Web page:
Although menopause brings with it challenges, it also brings many gifts, offering women a chance to recalibrate their lives and take stock of their circumstances. In the midst of the upheaval, on the skin front, at least, it may be helpful to know what you have to reckon with. Here are three ways menopause impacts your skin.

Menopause Skin Changes

Collagen loss

Collagen gives your skin a sense of fullness. For typical adults, collagen accounts for 80 percent of its dry weight. After menopause, your body stops making as much collagen. You lose some fat under your skin and your skin's elasticity drops, which can cause sagging, especially around the neck, jawline and cheeks. As much as 30 percent of collagen is lost in the first five years after menopause, a loss strongly linked to estrogen deficiency. 

Dry skin

Most older women report struggling with dry skin being their new normal. Your skin loses some ability to hold water, so skin can get quite dry, particularly in dryer climates. A broad survey of postmenopausal women over the age of 40 years found that roughly one third had dry skin. Reduced hormone levels are the major culprit. As your ovaries age just like the rest of you, they release fewer hormones, throwing off the balance of estrogen, progesterone, and testosterone. The results may not be too noticeable in the first few years of perimenopause, but the drop in hormones like estrogen will definitely make for dryer skin, sometimes to the point of itchiness.

Delayed wound healing

As we age, thinner skin means wounds don’t heal and close as quickly. Additionally, our skin is more susceptible to bruises and tears and recovery time is slower.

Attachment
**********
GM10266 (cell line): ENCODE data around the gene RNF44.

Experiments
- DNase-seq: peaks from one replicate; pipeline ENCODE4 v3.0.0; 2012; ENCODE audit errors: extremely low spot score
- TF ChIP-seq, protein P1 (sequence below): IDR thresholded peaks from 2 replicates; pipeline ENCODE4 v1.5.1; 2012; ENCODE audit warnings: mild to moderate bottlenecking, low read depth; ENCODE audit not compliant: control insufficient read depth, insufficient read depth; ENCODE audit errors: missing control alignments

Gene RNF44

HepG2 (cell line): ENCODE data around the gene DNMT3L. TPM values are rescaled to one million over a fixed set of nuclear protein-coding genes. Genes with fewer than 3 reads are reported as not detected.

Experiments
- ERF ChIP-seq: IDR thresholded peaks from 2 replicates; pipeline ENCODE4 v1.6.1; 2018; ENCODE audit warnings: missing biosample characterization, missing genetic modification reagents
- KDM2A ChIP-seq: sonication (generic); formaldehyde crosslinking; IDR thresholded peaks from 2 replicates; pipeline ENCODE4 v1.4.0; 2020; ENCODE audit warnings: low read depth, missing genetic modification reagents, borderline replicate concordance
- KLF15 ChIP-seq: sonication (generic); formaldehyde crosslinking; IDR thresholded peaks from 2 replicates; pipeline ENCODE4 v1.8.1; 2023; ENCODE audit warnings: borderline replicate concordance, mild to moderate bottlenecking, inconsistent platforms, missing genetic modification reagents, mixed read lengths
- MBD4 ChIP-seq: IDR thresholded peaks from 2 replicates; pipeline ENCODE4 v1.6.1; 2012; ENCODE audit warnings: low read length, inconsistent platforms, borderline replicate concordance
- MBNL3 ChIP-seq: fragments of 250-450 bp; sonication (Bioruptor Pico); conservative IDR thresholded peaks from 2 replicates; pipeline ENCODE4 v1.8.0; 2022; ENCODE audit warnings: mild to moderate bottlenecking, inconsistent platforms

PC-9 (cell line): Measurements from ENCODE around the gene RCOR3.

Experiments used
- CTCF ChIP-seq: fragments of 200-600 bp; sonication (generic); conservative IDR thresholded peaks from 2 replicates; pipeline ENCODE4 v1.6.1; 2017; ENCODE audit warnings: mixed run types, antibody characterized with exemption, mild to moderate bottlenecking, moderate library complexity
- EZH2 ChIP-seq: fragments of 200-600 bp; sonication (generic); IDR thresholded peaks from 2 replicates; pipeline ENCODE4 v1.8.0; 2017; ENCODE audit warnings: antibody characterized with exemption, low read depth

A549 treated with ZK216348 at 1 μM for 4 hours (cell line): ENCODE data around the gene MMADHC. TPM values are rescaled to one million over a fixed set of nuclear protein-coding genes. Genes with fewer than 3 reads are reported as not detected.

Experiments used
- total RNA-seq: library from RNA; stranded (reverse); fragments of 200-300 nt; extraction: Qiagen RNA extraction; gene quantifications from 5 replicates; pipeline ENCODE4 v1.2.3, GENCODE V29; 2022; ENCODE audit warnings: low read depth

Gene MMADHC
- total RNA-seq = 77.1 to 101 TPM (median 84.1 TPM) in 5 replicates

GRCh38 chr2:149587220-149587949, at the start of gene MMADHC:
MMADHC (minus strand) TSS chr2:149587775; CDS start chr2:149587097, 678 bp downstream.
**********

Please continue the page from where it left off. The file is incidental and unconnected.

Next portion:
How to beat menopause dry skin

Since menopause can be a very tumultuous time for many women, both physically and psychologically, exerting some control over your skin can feel extremely reassuring. Just because you have skin in the game doesn’t mean your complexion has to suffer. The skin of your forties, fifties, and beyond can be vibrant and healthy. 

According to the American Academy of Dermatology, the following can help combat dry skin, the most obvious change triggered by menopause:

1. Wash with a mild cleanser instead of soap.

For mature skin, soap can be too drying. The key is choosing a cleanser that's right for drier skin. Creamy cleansers are more hydrating than foam or gel cleansers, which can strip moisture away.

2. Apply moisturizer after bathing and throughout the day when your skin feels dry. 

A moisturizer with hyaluronic acid or glycerin can be especially helpful.

3. See your dermatologist if your skin still feels dry. 

Exfoliation or microdermabrasion may help, but you want to see your dermatologist before trying one of these. At menopause, skin becomes thinner and trying one of these at home may cause more harm than good. However, a gentle scrub, as long as you don’t overdo it, can be just the trick.